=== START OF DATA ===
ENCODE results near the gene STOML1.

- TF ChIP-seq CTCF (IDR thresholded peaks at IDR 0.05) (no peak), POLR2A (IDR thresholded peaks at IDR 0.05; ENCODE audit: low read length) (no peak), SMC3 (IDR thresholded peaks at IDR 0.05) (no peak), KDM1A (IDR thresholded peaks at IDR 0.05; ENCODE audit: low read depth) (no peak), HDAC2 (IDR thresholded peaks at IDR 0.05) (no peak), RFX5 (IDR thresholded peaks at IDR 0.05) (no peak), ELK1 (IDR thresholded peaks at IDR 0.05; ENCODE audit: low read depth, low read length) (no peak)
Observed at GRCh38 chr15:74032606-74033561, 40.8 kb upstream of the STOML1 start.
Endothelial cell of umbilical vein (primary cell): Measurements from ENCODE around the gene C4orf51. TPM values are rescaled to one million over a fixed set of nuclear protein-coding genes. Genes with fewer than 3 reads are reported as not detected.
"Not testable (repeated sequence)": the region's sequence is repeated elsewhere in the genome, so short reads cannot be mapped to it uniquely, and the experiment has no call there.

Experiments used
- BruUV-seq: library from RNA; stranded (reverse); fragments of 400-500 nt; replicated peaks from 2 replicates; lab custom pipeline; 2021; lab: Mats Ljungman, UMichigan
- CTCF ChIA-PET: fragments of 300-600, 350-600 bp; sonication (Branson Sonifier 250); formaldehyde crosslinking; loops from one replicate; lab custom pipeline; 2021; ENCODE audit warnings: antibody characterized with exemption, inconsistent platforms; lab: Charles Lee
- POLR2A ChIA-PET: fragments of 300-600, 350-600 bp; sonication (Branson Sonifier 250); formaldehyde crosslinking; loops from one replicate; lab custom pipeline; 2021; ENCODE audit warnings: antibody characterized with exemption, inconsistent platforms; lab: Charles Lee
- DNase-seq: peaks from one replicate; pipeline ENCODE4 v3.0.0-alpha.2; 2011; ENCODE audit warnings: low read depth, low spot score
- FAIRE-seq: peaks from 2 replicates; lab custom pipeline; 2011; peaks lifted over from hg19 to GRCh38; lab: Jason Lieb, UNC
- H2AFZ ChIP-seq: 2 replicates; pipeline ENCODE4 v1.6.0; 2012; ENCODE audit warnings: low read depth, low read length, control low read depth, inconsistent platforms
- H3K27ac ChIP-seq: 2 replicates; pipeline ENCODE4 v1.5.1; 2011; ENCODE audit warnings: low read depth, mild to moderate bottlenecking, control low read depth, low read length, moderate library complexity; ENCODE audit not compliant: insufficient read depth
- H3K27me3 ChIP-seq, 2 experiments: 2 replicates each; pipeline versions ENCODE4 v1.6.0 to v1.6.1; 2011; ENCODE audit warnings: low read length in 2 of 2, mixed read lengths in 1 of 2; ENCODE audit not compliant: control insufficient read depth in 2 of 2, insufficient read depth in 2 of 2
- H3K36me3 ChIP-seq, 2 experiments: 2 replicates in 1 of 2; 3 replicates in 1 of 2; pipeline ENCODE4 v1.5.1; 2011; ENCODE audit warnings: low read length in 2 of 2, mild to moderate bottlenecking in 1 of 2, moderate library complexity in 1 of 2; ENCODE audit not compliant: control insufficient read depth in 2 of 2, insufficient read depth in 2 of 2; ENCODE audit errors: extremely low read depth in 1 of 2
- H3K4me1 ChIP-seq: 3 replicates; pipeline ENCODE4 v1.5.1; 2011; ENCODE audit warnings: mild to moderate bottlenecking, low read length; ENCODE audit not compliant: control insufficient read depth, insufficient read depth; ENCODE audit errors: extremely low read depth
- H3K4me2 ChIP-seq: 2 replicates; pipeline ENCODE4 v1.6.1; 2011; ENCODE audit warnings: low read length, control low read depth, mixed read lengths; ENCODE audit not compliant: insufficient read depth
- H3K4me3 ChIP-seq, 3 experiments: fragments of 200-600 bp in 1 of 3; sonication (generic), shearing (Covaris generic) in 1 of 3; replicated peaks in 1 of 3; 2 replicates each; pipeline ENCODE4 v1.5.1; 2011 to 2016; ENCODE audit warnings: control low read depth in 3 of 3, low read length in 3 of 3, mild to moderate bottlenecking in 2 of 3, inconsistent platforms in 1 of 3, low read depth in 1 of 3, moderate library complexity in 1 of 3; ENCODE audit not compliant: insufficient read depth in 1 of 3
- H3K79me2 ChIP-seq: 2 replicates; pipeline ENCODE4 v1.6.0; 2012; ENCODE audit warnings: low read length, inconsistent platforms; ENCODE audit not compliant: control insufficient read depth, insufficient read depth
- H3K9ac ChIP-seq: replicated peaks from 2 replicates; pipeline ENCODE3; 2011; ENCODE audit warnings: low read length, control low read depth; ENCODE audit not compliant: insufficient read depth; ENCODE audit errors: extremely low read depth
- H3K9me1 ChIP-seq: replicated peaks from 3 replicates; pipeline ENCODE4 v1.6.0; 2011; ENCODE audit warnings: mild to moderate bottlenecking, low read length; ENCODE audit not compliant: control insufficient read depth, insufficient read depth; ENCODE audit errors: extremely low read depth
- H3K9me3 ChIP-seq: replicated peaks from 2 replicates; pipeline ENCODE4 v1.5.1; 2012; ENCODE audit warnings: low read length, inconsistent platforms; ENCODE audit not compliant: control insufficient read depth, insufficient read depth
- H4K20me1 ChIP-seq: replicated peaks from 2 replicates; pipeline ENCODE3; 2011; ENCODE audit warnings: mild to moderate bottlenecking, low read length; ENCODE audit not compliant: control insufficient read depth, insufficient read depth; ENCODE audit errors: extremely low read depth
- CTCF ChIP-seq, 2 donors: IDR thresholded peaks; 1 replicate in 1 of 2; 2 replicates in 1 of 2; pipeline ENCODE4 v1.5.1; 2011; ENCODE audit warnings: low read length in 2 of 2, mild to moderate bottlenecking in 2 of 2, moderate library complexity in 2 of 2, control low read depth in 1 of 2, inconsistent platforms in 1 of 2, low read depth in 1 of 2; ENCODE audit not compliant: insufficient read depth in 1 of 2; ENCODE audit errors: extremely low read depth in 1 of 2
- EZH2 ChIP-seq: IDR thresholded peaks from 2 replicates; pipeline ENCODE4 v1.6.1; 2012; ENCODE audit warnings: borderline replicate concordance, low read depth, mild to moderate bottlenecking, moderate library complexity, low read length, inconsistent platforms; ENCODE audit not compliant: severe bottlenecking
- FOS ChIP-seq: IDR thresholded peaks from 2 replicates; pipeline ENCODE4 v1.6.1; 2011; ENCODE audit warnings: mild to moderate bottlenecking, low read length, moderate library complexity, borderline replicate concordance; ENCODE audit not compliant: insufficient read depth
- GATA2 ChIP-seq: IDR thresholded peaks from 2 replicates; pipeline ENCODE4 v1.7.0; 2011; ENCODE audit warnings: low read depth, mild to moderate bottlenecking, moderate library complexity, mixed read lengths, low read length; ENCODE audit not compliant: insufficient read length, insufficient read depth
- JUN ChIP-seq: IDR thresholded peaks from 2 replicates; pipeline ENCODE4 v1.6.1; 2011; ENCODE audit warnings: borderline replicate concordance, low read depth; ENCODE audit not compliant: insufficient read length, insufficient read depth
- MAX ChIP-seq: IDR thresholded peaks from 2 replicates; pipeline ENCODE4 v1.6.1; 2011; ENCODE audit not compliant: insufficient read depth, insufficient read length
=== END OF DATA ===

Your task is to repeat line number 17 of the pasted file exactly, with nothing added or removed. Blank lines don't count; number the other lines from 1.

- H3K4me2 ChIP-seq: 2 replicates; pipeline ENCODE4 v1.6.1; 2011; ENCODE audit warnings: low read length, control low read depth, mixed read lengths; ENCODE audit not compliant: insufficient read depth